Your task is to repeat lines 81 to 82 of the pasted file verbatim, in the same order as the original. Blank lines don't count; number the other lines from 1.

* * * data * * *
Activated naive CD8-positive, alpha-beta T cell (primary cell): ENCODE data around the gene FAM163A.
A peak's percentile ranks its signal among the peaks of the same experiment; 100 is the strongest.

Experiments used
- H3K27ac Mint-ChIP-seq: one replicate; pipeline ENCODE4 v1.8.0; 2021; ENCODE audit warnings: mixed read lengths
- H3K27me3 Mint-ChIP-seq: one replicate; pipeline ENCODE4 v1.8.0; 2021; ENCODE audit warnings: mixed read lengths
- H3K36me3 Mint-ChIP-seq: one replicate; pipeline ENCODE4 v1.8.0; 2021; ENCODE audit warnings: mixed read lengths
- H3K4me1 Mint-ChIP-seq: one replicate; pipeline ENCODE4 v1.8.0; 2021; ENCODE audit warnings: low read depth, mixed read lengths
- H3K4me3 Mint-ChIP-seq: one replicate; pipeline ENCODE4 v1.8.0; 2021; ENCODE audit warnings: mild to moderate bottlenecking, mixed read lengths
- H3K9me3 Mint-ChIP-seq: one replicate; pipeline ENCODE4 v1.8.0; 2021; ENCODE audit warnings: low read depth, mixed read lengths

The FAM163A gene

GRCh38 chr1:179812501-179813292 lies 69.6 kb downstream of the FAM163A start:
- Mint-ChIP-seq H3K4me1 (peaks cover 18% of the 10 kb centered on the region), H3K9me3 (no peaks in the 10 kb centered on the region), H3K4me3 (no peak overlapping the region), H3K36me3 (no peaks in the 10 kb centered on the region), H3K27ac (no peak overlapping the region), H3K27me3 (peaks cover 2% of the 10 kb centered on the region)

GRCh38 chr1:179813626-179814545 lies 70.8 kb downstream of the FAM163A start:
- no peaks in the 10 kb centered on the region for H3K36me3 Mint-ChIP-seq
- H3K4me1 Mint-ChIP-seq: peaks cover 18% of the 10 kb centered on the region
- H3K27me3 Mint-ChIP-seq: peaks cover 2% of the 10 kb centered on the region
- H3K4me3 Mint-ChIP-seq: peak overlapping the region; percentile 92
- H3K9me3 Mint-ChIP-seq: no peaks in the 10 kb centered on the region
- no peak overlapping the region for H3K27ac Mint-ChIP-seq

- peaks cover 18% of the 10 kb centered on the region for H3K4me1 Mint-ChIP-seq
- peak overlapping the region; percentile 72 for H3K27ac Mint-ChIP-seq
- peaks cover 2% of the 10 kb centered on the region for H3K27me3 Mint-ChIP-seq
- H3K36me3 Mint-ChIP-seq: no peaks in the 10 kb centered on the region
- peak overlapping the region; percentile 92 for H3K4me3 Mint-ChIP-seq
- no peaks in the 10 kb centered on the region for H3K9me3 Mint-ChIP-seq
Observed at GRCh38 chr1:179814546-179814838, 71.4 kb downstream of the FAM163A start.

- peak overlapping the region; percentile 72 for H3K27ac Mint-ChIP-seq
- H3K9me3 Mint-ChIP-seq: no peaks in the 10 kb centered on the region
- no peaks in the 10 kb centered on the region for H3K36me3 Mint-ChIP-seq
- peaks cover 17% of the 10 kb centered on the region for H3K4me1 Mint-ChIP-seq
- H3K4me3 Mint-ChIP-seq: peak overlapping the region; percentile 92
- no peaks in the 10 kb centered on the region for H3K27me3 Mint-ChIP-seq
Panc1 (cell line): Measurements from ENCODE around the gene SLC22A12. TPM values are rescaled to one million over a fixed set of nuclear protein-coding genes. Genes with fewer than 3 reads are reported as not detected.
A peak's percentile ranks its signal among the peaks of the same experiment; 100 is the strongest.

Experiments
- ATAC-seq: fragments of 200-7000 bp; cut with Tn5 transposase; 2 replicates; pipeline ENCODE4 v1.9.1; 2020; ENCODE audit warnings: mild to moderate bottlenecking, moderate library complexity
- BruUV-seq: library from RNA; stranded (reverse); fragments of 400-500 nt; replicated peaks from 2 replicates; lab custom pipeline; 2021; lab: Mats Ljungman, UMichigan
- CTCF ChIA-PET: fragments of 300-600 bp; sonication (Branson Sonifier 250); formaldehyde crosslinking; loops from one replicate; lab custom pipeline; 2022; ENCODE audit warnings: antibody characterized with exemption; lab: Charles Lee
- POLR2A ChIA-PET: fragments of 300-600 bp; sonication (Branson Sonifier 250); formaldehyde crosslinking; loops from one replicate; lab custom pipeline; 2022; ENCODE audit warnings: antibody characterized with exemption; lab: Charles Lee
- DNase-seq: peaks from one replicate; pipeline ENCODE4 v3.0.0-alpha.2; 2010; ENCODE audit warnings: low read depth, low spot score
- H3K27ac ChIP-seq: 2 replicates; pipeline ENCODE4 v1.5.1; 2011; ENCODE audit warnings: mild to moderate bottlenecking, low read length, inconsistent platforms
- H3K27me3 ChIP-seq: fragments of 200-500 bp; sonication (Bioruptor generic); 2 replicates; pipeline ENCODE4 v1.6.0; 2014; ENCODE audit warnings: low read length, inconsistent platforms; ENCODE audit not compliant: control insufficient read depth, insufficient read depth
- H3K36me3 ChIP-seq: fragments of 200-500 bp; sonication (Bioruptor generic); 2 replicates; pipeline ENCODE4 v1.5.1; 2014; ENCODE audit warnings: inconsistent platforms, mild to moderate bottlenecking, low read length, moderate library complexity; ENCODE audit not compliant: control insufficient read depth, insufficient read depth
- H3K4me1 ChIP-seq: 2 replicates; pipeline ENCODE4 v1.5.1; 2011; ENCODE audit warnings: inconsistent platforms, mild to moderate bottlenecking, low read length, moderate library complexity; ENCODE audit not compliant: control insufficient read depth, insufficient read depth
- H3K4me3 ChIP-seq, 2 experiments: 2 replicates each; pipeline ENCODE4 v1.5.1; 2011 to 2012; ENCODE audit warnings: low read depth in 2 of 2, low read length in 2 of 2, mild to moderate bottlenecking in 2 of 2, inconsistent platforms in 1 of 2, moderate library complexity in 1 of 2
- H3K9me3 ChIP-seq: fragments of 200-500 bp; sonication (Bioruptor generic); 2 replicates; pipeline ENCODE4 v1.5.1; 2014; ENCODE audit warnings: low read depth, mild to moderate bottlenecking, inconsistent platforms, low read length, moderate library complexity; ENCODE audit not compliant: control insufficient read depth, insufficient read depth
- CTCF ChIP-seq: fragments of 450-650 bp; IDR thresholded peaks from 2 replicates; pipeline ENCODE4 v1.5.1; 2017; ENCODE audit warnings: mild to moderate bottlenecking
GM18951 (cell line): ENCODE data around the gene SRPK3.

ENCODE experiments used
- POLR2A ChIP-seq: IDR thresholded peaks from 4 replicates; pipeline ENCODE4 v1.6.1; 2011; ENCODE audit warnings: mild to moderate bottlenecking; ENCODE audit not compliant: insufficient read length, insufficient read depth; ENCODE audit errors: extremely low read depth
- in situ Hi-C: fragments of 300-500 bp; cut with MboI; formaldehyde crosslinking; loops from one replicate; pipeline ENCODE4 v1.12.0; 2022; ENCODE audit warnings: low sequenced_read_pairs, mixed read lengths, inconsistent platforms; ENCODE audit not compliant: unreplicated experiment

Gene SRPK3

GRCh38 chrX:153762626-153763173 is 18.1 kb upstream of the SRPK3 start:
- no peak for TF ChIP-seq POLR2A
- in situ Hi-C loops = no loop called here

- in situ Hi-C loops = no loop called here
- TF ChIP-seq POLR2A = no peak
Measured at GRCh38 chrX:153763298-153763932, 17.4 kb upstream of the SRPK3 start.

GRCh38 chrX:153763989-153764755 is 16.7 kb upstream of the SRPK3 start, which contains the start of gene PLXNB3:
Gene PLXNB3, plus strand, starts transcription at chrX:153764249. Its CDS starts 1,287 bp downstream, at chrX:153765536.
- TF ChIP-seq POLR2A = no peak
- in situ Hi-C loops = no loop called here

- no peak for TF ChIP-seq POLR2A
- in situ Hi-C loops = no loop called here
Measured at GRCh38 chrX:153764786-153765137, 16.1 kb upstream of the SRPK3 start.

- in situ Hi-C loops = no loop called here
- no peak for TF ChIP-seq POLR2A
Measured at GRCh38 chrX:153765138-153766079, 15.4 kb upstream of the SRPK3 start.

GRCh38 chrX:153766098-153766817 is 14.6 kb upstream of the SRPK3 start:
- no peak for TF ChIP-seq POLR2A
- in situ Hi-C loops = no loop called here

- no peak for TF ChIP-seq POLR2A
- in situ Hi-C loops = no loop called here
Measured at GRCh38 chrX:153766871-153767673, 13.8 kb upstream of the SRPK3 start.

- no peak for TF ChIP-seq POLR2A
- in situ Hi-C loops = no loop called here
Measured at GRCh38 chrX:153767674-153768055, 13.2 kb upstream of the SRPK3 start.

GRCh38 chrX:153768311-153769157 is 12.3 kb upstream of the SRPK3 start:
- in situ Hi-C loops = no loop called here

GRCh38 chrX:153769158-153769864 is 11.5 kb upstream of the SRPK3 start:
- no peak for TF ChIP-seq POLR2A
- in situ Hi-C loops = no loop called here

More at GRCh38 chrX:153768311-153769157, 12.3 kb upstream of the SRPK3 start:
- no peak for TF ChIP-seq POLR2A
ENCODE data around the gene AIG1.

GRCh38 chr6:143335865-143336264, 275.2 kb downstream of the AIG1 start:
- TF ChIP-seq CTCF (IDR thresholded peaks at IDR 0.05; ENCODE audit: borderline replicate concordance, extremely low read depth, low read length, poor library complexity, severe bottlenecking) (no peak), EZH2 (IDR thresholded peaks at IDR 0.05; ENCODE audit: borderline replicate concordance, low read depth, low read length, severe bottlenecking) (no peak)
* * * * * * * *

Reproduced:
- no peak for TF ChIP-seq POLR2A
- in situ Hi-C loops = no loop called here